Why Diversity in Design Matters: A Conversation with the Architects Foundation
The 532 Black women architects working in America today represent just 0.4% of all licensed architects in the US— We’re taking action to change that.
For a second year, Fireclay Tile is partnering with The Architects Foundation, the philanthropic partner of The American Institute of Architects (AIA), to fund a Diversity Advancement Scholarship to support the progress of aspiring Black women architects and help narrow the racial disparities in the design industry.
Why does diversity in design matter? We sat down with the Architects Foundation to learn more about what this scholarship means to the students it supports and our society at large.
“We are honored to be working with Fireclay Tile and the greater design community to help award more scholarships to deserving students,” said Architects Foundation Executive Director, Marci Reed, "Our community of scholars is full of bright, creative, driven students who will create inclusive spaces, places, and communities. Being able to put more Black women in the pipeline of future architects goes a long way in our mission as the philanthropic partner of the AIA to create a more just, equitable, and diverse profession.”
Continue on for our full interview with the Architects Foundation!
Your website says the Diversity Advancement Scholarship began in 1970. Can you tell us more about the history of the scholarship program?
The Diversity Advancement Scholarship was created in 1970 with an initial grant from the Ford Foundation and The American Institute of Architects (AIA) after civil rights leader Whitney Young Jr. challenged architects in 1968 to create a more responsible and equitable field. You can read the program report on the Architects Foundation's Website.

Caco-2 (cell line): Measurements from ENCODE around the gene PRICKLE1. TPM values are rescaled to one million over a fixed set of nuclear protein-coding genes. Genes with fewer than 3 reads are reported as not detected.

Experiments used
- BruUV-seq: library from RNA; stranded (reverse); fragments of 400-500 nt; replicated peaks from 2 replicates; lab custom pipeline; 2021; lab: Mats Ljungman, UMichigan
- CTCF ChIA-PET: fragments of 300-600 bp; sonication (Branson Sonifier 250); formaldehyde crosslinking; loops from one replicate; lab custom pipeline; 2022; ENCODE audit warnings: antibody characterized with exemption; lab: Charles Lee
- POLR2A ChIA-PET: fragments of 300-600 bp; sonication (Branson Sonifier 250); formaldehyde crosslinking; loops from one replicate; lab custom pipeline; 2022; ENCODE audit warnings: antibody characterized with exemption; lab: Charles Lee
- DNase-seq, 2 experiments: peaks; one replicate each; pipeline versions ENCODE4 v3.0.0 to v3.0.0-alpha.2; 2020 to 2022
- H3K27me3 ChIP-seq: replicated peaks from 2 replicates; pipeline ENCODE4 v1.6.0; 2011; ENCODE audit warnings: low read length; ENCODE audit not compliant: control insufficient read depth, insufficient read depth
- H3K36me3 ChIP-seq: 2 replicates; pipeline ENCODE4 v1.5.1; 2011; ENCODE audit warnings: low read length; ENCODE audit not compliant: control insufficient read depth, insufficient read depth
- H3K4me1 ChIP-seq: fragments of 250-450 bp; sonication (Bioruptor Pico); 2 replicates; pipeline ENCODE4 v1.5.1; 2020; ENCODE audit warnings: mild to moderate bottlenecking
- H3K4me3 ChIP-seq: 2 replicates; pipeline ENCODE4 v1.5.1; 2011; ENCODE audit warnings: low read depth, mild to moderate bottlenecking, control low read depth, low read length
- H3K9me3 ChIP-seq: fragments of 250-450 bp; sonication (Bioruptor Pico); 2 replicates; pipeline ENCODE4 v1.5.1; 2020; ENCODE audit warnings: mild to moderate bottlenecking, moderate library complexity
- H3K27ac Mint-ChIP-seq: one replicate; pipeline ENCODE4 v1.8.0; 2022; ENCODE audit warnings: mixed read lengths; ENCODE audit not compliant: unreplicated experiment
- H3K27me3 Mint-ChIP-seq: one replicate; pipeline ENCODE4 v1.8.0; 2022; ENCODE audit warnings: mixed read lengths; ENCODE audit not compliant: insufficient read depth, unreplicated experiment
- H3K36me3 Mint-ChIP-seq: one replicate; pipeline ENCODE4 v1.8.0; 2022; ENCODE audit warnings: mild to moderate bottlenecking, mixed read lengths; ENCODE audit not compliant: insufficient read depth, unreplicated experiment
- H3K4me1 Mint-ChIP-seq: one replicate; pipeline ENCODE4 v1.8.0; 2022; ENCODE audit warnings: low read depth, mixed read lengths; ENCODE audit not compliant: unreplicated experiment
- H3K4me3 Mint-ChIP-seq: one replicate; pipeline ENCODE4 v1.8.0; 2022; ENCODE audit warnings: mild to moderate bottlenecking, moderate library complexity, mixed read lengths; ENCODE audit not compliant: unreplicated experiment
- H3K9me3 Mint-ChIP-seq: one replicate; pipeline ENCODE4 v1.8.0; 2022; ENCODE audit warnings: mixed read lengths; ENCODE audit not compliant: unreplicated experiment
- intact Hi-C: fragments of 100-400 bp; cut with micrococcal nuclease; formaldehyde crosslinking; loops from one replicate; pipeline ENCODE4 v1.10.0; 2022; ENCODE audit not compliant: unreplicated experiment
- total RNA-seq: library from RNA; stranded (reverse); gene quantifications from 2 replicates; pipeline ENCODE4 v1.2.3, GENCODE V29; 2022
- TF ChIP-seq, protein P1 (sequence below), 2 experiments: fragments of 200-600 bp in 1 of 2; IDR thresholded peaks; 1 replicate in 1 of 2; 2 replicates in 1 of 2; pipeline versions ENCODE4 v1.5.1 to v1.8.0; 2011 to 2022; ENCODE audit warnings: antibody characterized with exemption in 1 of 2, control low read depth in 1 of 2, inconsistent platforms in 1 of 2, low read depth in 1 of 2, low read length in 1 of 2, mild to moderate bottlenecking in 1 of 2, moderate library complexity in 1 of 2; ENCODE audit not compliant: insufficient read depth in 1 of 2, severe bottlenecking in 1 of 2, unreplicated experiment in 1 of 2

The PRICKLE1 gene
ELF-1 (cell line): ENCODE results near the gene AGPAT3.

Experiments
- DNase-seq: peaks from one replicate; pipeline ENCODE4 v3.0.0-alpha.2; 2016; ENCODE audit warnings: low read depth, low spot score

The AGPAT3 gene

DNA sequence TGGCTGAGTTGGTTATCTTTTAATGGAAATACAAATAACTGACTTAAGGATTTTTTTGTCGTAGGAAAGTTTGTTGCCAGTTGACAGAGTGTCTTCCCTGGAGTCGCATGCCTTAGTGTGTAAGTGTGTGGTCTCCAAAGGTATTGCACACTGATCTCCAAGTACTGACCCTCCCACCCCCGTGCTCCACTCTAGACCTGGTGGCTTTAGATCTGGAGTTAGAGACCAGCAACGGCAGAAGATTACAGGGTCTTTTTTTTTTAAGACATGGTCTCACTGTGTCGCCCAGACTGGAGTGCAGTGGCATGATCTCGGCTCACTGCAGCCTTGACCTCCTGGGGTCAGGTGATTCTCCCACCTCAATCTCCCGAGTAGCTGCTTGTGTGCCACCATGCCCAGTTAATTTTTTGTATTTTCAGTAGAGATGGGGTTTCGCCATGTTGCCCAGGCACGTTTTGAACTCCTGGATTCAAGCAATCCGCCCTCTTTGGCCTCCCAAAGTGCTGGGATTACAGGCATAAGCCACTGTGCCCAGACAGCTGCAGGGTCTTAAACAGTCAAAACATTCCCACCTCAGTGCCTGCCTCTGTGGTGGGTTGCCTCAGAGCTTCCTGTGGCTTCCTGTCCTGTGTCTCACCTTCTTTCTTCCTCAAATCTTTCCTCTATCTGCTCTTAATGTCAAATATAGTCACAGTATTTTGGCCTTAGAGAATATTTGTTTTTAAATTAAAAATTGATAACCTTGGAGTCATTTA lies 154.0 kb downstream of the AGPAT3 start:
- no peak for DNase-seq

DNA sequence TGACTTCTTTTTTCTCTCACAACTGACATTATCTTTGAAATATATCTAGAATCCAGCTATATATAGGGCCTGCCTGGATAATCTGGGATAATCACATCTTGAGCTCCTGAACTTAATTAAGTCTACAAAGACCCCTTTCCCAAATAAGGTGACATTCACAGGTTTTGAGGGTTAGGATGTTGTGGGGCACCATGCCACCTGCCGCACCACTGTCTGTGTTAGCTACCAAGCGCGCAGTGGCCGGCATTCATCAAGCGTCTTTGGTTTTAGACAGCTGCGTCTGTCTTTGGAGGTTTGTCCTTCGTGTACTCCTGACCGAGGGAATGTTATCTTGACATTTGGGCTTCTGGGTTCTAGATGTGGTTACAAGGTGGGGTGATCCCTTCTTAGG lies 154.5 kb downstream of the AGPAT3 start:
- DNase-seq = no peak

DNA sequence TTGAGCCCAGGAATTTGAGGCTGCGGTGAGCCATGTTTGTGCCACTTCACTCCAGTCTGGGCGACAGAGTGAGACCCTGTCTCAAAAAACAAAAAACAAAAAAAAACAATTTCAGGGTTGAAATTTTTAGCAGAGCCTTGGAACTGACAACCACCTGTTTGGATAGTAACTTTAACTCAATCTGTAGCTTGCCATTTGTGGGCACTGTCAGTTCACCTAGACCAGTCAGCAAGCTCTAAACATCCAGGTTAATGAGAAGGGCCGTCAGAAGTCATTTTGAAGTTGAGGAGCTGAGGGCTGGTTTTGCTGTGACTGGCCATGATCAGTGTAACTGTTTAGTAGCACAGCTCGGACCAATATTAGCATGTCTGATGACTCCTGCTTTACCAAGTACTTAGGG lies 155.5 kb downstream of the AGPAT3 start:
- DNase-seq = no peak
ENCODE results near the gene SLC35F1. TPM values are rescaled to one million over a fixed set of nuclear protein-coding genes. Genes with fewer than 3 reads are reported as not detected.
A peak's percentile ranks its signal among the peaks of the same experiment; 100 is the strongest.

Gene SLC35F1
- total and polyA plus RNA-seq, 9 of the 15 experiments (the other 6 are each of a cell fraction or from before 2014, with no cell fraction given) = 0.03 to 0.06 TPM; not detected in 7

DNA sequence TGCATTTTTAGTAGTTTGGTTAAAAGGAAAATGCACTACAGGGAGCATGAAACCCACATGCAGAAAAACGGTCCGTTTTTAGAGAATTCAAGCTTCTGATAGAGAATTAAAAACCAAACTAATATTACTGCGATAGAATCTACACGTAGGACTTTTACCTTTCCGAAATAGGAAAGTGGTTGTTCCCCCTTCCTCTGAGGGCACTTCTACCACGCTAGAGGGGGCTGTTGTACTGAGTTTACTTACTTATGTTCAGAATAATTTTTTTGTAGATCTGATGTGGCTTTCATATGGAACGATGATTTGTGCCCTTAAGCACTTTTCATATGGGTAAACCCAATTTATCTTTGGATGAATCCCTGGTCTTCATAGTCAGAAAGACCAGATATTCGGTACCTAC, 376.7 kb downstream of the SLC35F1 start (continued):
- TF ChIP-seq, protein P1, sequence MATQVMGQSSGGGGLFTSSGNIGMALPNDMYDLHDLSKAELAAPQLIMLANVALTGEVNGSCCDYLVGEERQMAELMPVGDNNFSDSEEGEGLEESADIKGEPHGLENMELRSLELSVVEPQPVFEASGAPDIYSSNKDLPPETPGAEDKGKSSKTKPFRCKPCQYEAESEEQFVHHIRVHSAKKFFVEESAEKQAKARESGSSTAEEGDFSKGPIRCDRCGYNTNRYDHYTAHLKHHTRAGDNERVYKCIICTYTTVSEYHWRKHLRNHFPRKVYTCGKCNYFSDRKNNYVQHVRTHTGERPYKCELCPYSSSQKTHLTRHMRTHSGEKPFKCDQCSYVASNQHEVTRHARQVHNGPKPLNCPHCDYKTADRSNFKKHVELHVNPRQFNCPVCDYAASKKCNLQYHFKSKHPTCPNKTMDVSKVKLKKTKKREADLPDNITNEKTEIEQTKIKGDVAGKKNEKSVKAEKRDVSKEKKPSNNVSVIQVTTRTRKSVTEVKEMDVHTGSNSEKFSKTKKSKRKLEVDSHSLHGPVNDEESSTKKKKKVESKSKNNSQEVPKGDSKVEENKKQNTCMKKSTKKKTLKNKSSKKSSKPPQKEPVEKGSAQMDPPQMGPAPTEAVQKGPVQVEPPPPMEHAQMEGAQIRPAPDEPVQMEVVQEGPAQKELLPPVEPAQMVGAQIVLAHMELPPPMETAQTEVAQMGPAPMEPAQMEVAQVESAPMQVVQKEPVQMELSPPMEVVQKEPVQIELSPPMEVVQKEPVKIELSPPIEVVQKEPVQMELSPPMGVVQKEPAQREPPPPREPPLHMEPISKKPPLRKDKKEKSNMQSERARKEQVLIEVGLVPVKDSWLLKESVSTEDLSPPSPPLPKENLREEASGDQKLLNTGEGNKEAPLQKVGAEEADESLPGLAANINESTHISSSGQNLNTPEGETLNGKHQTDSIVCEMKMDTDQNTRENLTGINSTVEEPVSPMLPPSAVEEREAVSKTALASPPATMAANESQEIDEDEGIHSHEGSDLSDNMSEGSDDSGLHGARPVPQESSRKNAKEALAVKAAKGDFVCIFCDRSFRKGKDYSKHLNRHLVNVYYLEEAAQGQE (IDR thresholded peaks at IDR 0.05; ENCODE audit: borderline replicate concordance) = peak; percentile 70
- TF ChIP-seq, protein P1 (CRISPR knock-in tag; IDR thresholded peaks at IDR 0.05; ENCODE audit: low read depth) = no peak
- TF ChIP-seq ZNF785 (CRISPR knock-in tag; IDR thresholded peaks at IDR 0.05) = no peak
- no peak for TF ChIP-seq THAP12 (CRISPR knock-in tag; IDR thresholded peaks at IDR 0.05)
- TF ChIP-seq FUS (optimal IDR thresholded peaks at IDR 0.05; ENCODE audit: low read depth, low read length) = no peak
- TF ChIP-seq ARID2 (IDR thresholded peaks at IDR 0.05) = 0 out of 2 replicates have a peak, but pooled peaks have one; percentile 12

The award was granted to more than 2,000 students since its inception. Several years ago, the Architects Foundation changed the scholarship model to support students over multiple years. AIA invested $1 million in 2013 and 2016 to set up and grow a scholarship endowment.
What has been the Diversity Advancement Scholarship’s cumulative impact over the years?
The Architects Foundation has served more than 2,000 students under the original program model. We’ve increased our impact by expanding our support to provide multiyear tuition awards to about ten new students a year, supporting students throughout their collegiate experience.
We’re honored to have partnered with Architects Foundation last year on the Diversity Advancement Scholarship for Black Women. Can you describe how the funds we raised together are being used?
Taylor Pinkney received the scholarship award; she is attending the University of Houston. You can read Taylor's essay here.
"When architectural firms design different buildings, the greatest final products derive not from the originality of a single person, but instead from a collection of different thoughts and suggestions."
What is your 2022 fundraising goal for this scholarship?
We're aiming to raise $40,000 to fully fund the scholarship endowment. $15,000 of that will go to reach our original goal of $150,000, plus $25,000 since we made an award to Taylor last year.
Why was it important to create a scholarship specifically for Black women architecture students?
What challenges or barriers do minority architecture students face attempting to enter the industry?
We think they're threefold. First, a lack of awareness of the profession at the K-12 level prevents many children from dreaming and planning for a career in architecture. Second, a lack of belonging due to the current demographics of this industry. Third, when you add gender to ethnicity, disparities emerge regarding firm support for licensure, income gaps, and tuition debt. (NCARB/NOMA Report ‘Baseline on Belonging’)
How does diversity in architecture benefit society at large?
Architecture should reflect the diverse society it serves. All lived experiences should be able to contribute to design solutions for spaces, places, and communities, ultimately creating better societies.
Besides donating to the Diversity Advancement Scholarship, how can people help build equity and inclusion in architecture and design?